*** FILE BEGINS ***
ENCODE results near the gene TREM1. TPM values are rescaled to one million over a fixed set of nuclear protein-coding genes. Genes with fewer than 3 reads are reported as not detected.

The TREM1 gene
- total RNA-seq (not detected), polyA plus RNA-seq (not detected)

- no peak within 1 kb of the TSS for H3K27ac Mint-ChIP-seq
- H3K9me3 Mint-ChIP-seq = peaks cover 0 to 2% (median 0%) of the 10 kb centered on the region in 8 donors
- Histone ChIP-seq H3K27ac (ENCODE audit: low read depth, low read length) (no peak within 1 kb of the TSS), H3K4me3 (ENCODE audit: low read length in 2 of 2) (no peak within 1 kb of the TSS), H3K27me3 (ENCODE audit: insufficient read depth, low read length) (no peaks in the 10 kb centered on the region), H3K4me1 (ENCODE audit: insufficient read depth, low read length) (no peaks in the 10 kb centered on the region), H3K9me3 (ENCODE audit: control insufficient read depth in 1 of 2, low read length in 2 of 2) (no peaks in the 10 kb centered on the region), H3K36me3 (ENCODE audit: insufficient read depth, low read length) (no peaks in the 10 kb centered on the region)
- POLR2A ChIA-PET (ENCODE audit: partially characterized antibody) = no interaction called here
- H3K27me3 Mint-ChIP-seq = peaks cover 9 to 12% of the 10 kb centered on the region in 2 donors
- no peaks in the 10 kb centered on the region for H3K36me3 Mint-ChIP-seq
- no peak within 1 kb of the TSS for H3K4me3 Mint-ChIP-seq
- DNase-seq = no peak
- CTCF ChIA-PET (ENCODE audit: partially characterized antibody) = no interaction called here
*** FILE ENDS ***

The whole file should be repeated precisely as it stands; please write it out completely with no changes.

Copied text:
ENCODE results near the gene TREM1. TPM values are rescaled to one million over a fixed set of nuclear protein-coding genes. Genes with fewer than 3 reads are reported as not detected.

The TREM1 gene
- total RNA-seq (not detected), polyA plus RNA-seq (not detected)

- no peak within 1 kb of the TSS for H3K27ac Mint-ChIP-seq
- H3K9me3 Mint-ChIP-seq = peaks cover 0 to 2% (median 0%) of the 10 kb centered on the region in 8 donors
- Histone ChIP-seq H3K27ac (ENCODE audit: low read depth, low read length) (no peak within 1 kb of the TSS), H3K4me3 (ENCODE audit: low read length in 2 of 2) (no peak within 1 kb of the TSS), H3K27me3 (ENCODE audit: insufficient read depth, low read length) (no peaks in the 10 kb centered on the region), H3K4me1 (ENCODE audit: insufficient read depth, low read length) (no peaks in the 10 kb centered on the region), H3K9me3 (ENCODE audit: control insufficient read depth in 1 of 2, low read length in 2 of 2) (no peaks in the 10 kb centered on the region), H3K36me3 (ENCODE audit: insufficient read depth, low read length) (no peaks in the 10 kb centered on the region)
- POLR2A ChIA-PET (ENCODE audit: partially characterized antibody) = no interaction called here
- H3K27me3 Mint-ChIP-seq = peaks cover 9 to 12% of the 10 kb centered on the region in 2 donors
- no peaks in the 10 kb centered on the region for H3K36me3 Mint-ChIP-seq
- no peak within 1 kb of the TSS for H3K4me3 Mint-ChIP-seq
- DNase-seq = no peak
- CTCF ChIA-PET (ENCODE audit: partially characterized antibody) = no interaction called here